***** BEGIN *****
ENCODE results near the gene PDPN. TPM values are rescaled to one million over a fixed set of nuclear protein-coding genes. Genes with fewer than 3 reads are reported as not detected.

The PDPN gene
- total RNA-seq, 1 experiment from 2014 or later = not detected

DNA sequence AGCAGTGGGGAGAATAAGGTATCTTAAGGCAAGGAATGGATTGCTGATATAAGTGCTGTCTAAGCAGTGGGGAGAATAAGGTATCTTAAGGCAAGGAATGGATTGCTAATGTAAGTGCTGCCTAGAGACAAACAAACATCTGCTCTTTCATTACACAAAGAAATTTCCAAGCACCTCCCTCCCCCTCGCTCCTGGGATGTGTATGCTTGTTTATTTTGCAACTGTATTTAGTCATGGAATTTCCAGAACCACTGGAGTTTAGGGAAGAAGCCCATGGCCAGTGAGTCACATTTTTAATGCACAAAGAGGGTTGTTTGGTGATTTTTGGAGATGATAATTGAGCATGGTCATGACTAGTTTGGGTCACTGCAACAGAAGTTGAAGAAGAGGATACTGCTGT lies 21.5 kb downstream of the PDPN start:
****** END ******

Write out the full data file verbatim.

ENCODE results near the gene PDPN. TPM values are rescaled to one million over a fixed set of nuclear protein-coding genes. Genes with fewer than 3 reads are reported as not detected.

The PDPN gene
- total RNA-seq, 1 experiment from 2014 or later = not detected

DNA sequence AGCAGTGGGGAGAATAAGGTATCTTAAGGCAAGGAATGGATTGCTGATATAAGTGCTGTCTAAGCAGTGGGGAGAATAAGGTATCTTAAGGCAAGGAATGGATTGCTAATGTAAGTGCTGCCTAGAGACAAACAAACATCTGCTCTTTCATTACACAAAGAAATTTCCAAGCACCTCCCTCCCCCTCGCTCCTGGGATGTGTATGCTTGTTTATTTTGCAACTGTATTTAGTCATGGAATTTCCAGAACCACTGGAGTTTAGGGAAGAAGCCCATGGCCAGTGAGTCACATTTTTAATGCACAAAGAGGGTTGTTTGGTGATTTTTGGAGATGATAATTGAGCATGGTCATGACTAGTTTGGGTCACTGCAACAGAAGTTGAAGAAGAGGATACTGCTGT lies 21.5 kb downstream of the PDPN start: